ZOa.DufrCne, Y. F. 2003. Atomic force microscopy provides a strands of DNA. Science 266:771-773.
new means for looking at microbial cells. ASM News 40. Lister, T. E., and P. J. Pinhero. 2001. In vivo atomic force
69:438-442. microscopy of surface proteins on Deinococcw rudiodurans.
21. Dufrsne, Y. F., C. J. P. Boonaert, P. A. Gerin, M. Langmuir 17:2624-2628.
Asther, and P. G. Rouxhet. 1999. Direct probing of the 41. Lo, Y. S., N. D. Huefner, W. S. Chan, P. Dryden, B.
surface ultrastructure and molecular interactions of dor- Hagenhoff, and T. P. Beebe. 1999. Organic and inorganic
mant and germinating spores of Phanerochaete chrysospo- contamination on commercial AFM cantilevers. Langmuir
rium. J. Bacteriol. 1815350-5354. 15:6522-6526.
22. Firtel, M., and T. J. Beveridge. 1995. Scafining probe mi- 42. Lower, S. K., M. F. Hochella, and T. J. Beveridge. 2001.
croscopy in microbiology. Micron 26:347-362. Bacterial recognition of mineral surfaces: nanoscale inter-
23. Fisher, T. E., P. E. Marszalek, and J. M. Fernandez. 2000. actions between Shewanella and ol-Fe00H. Science
Stretching single molecules into novel conformations 292: 1360-1363.
using the atomic force microscope. Nat. Sauct. Biol. 43. Lyubchenko, Y. L., A. A. Gall, L. S. Shlyakhtenko,
7:719-724. R. E. Harrington, P. I. Oden, B. L. Jacobs, and S. M.
24. Forsythe, J. H., P. A. Maurice, andL. E. Hersman. 1998. Lindsay. 1992. Atomic force microscopy imaging of dou-
Attachment of a Pseudomom sp. to Fe(111)-(hydr)oxide ble stranded DNA and RNA. J. Biomol. Sauct. Dyn.
surfaces. Geomicrobiology 15:293-308. 9589-606.
6. Atomic Force Microscopy w 107

44. Magonov, S. N., and M.-H. Whangbo (ed.). 1996. hesion monitored by atomic force microscopy. Proc. Nutl.
Surface Analysis with STM and AFM. VCH, New York, NY. Acad. Sci. USA 95~11059-11064.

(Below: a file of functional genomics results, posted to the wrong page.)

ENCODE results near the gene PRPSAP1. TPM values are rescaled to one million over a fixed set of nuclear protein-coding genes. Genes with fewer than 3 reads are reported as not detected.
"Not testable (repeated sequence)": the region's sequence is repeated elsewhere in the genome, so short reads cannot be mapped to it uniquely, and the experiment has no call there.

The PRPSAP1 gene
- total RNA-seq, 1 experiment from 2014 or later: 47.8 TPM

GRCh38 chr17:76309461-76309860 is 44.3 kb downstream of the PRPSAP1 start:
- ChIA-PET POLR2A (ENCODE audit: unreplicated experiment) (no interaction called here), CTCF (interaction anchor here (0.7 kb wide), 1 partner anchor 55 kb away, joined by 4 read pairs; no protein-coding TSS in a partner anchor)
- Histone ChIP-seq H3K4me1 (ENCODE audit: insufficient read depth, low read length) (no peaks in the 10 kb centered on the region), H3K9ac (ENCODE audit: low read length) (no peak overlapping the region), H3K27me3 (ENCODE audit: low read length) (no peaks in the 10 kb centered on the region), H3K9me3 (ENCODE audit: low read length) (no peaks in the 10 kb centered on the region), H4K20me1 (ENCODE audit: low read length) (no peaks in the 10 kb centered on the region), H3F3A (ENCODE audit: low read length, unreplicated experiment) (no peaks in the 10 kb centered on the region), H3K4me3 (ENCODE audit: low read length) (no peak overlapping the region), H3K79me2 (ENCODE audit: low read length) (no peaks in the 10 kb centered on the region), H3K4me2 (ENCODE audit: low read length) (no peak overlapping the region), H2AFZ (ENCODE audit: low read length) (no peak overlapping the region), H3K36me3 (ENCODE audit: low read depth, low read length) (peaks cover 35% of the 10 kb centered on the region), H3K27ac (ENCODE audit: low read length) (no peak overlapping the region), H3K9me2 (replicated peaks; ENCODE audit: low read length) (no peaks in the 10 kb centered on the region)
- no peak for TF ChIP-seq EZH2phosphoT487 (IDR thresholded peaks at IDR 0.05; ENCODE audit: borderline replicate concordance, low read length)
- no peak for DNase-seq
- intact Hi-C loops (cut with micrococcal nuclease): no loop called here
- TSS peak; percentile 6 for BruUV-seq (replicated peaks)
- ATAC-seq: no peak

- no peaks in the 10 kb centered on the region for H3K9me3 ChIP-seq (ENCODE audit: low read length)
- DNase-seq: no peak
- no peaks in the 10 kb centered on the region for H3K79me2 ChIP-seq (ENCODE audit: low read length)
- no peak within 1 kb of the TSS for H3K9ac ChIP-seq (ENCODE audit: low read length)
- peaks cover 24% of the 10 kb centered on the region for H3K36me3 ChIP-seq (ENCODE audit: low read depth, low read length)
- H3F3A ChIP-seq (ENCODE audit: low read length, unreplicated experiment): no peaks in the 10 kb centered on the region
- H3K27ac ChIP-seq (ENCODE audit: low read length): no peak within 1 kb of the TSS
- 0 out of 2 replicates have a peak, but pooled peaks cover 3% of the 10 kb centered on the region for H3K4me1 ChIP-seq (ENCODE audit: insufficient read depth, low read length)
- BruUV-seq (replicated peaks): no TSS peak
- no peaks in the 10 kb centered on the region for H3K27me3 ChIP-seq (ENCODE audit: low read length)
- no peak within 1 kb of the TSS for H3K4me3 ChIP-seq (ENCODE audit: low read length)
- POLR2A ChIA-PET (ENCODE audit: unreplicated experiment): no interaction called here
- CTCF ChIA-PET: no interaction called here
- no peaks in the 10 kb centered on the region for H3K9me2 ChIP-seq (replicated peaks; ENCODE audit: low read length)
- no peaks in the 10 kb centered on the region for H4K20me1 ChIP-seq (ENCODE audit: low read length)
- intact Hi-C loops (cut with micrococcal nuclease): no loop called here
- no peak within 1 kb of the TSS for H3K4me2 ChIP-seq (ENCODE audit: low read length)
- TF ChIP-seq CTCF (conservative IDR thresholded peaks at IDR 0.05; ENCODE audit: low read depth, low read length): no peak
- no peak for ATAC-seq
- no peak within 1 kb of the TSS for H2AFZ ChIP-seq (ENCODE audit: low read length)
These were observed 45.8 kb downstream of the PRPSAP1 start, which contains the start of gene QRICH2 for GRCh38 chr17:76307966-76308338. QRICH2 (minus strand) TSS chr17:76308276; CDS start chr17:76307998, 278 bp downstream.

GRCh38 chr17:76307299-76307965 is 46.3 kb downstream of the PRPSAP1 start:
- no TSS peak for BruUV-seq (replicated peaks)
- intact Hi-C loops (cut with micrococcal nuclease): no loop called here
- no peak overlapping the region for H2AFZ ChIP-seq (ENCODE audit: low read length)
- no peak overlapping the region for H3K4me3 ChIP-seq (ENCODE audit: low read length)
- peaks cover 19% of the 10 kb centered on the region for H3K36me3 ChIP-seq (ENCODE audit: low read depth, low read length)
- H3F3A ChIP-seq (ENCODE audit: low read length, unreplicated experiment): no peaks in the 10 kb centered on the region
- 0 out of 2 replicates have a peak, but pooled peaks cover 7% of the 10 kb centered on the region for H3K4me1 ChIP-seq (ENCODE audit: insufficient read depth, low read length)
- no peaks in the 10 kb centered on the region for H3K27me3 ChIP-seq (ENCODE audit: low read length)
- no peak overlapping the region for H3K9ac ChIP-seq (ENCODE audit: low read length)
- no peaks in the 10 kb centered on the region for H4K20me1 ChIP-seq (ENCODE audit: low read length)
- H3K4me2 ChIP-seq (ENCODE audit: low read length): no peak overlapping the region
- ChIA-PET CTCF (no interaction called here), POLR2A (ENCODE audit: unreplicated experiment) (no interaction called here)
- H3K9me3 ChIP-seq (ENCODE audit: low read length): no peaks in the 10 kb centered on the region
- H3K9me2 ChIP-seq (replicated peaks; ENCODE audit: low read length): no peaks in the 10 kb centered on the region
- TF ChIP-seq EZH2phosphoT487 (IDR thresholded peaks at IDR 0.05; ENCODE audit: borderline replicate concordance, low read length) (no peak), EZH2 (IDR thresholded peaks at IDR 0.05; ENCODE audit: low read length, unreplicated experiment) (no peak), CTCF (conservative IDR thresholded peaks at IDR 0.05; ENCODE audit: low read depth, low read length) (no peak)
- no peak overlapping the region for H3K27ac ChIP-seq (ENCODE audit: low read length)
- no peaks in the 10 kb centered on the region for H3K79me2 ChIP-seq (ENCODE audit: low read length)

45. Marszalek, P. E., A. F. Oberhauser, Y.-P. Pang, and J. M. 62. Rief, M., F. Oesterhelt, B. Heymann, and H. E. Gaub.
Fernandez. 1998. Polysaccharide elasticity governed by 1997. Single molecule force spectroscopy on polysaccha-
chair-boat transitions of the glucopyranose ring. Nature rides by atomic force microscopy. Science 275:1295-1297.
396:661-664. 63. Schabert, F. A. 1998. Imaging of reconstituted OmpF
46. McIntire, T. M., and D. A. Brant. 1997. Imaging of indi- porin in solution using AFM, p. 429-432. In R. J. Colton,
vidual biopolymers and supramolecular assemblies using A. Engel, J. E. Frommer, H. E. Gaub, A. A. Gewirth, R.
noncontact atomic force microscopy. Biopolymers 42: 133- Guckenberger, J. Rabe, W. M. Heckel, and B. Parkinson
146. (ed.), Procedures in Scanning Probe Microscopies. John
47. Moller, C., M. Allen, V. Elings, A. Engel, and D. J. Wiley &a Sons Ltd., Chichester, England.
Muller. 1999. Tapping mode atomic force microscopy pro- 64. Schabert, F. A., C. Henn, and A. Engel. 1995. Native
duces faithful high-resolution images of protein surfaces. Escherichia coli OmpF porin surfaces probed by atomic force
Biophys. J. 77:1150-1158. microscopy. Science 268:92-94.
48. Morris, V. J., A. R. Kirby, and A. P. Gunning (ed.). 65. Scheuring, S., P. Ringler, M. Borgnia, H. Stahlberg,
1999. Atomic Force Microscopy for Biologists. Imperial D. J. Muller, P. Agre, and A. Engel. 1999. High resolu-
College Press, London, England. tion AFM topographs of the Escherichia coli water channel
49. Miiller, D. J., and A. Engel. 1999. Voltage and pH- aquaporin 2. EMBO J. 18:49814987.
induced channel closure of porin OmpF visualized by 66. Shao, Z., J. Mou, D. M. Czajkowsky, J. Yang, and 1.-Y.
atomic force microscopy. J. Mol. Biol. 285:1347-1351. Yuan. 1996. Biological atomic force microscopy: what is
50. Muller, D. J., G. Biildt, and A. Engel. 1995. Force- achieved and what is needed. Adw. Phys. 45:l-86.